Find the past “On This Day in History” here.
September 2 is the 245th day of the year (246th in leap years) in the Gregorian calendar. There are 120 days remaining until the end of the year.
On this day in 1969, America’s first automatic teller machine (ATM) makes its public debut, dispensing cash to customers at Chemical Bank in Rockville Center, New York. ATMs went on to revolutionize the banking industry, eliminating the need to visit a bank to conduct basic financial transactions. By the 1980s, these money machines had become widely popular and handled many of the functions previously performed by human tellers, such as check deposits and money transfers between accounts. Today, ATMs are as indispensable to most people as cell phones and e-mail.
Several inventors worked on early versions of a cash-dispensing machine, but Don Wetzel, an executive at Docutel, a Dallas company that developed automated baggage-handling equipment, is generally credited as coming up with the idea for the modern ATM. Wetzel reportedly conceived of the concept while waiting on line at a bank. The ATM that debuted in New York in 1969 was only able to give out cash, but in 1971, an ATM that could handle multiple functions, including providing customers’ account balances, was introduced.
ATMs eventually expanded beyond the confines of banks and today can be found everywhere from gas stations to convenience stores to cruise ships. There is even an ATM at McMurdo Station in Antarctica. Non-banks lease the machines (so-called “off premise” ATMs) or own them outright.
44 BC – Pharaoh Cleopatra VII of Egypt declares her son co-ruler as Ptolemy XV Caesarion.
44 BC – The first of Cicero’s Philippics (oratorical attacks) on Mark Antony. He will make 14 of them over the next several months.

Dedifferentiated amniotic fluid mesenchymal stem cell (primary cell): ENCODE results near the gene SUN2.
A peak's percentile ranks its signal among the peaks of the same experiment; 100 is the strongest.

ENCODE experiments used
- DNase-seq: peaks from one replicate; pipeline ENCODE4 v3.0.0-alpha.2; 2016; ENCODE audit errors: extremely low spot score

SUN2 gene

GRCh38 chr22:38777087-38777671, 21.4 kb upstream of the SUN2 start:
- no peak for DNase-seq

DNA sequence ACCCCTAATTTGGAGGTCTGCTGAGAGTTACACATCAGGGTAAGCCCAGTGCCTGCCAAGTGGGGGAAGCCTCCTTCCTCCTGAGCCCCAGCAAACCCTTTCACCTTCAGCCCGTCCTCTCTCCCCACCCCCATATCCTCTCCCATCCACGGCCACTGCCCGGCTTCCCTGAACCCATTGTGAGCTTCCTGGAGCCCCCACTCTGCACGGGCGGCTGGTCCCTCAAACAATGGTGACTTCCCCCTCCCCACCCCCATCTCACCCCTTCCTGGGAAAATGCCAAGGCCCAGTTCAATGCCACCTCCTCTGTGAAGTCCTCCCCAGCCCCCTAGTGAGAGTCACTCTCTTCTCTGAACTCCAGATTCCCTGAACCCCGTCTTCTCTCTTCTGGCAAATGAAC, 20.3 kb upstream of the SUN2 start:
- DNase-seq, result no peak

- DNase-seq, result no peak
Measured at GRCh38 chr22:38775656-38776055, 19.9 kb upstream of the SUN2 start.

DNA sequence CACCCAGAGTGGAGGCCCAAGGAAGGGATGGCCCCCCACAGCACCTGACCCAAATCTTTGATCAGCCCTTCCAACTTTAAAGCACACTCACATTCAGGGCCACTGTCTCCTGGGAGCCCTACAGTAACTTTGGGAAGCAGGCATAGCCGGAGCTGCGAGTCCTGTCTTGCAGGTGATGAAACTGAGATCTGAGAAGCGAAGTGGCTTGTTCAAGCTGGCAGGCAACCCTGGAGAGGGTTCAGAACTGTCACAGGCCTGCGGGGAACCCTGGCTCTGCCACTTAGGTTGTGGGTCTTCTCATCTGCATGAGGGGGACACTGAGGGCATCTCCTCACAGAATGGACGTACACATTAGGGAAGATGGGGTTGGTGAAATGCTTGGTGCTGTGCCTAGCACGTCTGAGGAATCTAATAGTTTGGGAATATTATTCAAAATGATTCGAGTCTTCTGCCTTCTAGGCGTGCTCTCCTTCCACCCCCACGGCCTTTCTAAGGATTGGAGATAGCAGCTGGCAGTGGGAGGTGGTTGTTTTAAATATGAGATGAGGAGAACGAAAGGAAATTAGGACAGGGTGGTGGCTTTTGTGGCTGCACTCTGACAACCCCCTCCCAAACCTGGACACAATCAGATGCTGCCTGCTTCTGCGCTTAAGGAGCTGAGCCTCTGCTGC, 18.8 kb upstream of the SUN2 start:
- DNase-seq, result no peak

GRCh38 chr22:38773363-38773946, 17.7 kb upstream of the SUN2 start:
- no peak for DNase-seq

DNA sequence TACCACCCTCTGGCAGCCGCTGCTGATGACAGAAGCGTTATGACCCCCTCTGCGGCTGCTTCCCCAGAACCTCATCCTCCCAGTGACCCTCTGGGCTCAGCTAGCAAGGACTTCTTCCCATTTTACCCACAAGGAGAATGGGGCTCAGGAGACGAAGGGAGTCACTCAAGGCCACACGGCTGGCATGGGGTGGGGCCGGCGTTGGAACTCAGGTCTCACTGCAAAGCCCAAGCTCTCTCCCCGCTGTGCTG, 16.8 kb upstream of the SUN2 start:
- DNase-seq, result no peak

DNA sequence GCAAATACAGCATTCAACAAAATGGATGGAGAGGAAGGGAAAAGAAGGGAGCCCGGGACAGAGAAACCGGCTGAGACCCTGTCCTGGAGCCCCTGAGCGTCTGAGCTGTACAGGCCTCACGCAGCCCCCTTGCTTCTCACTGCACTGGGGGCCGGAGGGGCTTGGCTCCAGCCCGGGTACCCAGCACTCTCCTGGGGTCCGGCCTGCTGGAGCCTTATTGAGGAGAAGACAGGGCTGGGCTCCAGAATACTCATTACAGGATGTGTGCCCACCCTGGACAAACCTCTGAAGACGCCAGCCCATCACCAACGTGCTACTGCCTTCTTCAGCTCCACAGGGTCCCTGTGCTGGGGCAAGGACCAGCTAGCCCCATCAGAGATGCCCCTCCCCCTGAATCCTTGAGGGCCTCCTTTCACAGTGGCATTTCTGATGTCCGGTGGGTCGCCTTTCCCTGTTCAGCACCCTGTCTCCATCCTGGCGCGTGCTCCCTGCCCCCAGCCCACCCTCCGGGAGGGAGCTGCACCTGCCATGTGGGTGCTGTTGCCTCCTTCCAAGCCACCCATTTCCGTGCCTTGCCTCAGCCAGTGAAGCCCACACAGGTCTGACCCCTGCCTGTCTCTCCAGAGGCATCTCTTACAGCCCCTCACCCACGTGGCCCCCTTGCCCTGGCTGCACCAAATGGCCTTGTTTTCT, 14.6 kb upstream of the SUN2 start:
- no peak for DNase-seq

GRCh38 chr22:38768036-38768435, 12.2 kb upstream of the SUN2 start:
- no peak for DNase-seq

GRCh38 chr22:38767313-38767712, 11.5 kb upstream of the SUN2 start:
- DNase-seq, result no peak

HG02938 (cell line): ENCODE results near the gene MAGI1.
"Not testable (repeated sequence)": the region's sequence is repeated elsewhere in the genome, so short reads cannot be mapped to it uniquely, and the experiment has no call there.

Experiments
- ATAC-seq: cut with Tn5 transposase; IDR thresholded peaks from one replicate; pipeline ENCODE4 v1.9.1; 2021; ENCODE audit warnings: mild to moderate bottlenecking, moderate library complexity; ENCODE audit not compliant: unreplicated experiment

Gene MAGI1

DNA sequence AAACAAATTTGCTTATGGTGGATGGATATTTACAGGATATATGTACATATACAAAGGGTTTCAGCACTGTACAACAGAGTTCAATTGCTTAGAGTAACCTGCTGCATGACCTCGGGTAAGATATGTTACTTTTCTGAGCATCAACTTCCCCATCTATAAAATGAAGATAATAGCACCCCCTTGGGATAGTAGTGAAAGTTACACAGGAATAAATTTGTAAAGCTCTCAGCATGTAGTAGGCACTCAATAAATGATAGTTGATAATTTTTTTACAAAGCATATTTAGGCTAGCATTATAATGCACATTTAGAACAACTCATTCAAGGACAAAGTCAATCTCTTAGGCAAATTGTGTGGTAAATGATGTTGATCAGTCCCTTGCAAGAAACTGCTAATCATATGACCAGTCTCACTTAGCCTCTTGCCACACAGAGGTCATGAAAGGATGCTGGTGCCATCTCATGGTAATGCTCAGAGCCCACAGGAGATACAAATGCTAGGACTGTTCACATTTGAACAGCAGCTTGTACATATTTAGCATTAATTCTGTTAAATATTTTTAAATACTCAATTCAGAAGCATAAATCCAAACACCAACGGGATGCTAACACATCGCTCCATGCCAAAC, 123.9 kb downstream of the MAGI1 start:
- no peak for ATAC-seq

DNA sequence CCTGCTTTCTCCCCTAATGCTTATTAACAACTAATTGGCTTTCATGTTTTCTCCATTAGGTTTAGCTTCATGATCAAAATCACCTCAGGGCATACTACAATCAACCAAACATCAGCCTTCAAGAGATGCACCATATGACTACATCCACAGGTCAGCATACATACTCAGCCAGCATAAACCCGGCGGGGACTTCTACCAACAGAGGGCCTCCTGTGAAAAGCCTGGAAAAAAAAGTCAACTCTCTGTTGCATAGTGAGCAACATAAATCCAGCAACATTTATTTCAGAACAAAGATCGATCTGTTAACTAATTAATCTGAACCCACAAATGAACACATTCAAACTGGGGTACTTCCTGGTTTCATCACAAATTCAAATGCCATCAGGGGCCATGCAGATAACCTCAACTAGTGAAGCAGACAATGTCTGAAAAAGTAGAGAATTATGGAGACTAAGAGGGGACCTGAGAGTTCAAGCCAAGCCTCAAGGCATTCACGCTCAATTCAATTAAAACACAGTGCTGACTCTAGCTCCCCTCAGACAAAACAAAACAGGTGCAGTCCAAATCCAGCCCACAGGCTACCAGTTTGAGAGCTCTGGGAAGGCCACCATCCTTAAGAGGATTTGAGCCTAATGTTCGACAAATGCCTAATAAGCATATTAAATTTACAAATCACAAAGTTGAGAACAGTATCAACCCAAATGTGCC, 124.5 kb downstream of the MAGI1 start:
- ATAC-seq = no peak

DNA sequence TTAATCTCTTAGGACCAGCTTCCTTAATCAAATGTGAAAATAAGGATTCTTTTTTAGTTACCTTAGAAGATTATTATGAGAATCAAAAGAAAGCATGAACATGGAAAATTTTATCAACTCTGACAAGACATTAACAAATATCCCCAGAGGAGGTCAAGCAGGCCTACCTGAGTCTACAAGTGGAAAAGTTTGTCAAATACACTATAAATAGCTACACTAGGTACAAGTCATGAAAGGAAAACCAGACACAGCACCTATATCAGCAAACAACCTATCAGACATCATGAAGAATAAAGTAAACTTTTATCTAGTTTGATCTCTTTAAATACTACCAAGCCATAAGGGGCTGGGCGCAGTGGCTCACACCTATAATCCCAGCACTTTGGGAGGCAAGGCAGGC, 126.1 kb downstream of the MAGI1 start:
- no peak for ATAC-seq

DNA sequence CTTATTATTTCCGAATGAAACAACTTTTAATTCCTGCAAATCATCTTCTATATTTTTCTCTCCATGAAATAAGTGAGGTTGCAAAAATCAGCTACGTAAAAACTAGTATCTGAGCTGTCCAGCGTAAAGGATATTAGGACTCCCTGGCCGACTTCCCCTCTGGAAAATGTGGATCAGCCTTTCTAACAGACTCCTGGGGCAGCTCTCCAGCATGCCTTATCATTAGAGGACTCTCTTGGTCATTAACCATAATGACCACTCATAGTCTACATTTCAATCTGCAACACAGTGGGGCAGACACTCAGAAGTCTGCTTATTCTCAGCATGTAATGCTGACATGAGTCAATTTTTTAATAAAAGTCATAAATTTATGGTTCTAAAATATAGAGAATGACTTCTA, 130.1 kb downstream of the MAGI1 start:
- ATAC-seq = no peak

31 BC – Final War of the Roman Republic: Battle of Actium – off the western coast of Greece, forces of Octavian defeat troops under Mark Antony and Cleopatra.
1649 – The Italian city of Castro is completely destroyed by the forces of Pope Innocent X, ending the Wars of Castro.
1666 – The Great Fire of London breaks out and burns for three days, destroying 10,000 buildings including St Paul’s Cathedral.
1752 – Great Britain adopts the Gregorian calendar, nearly two centuries later than most of Western Europe.
1789 – The United States Department of the Treasury is founded.
1792 – During what became known as the September Massacres of the French Revolution, rampaging mobs slaughter three Roman Catholic Church bishops, more than two hundred priests, and prisoners believed to be royalist sympathizers.
1807 – The Royal Navy bombards Copenhagen with fire bombs and phosphorus rockets to prevent Denmark from surrendering its fleet to Napoleon.
1833 – Oberlin College is founded by John Shipherd and Philo P. Stewart.
1856 – Tianjing Incident in Nanjing, China.
1859 – A solar super storm affects electrical telegraph service.
1862 – American Civil War: President Abraham Lincoln reluctantly restores Union General George B. McClellan to full command after General John Pope’s disastrous defeat at the Second Battle of Bull Run.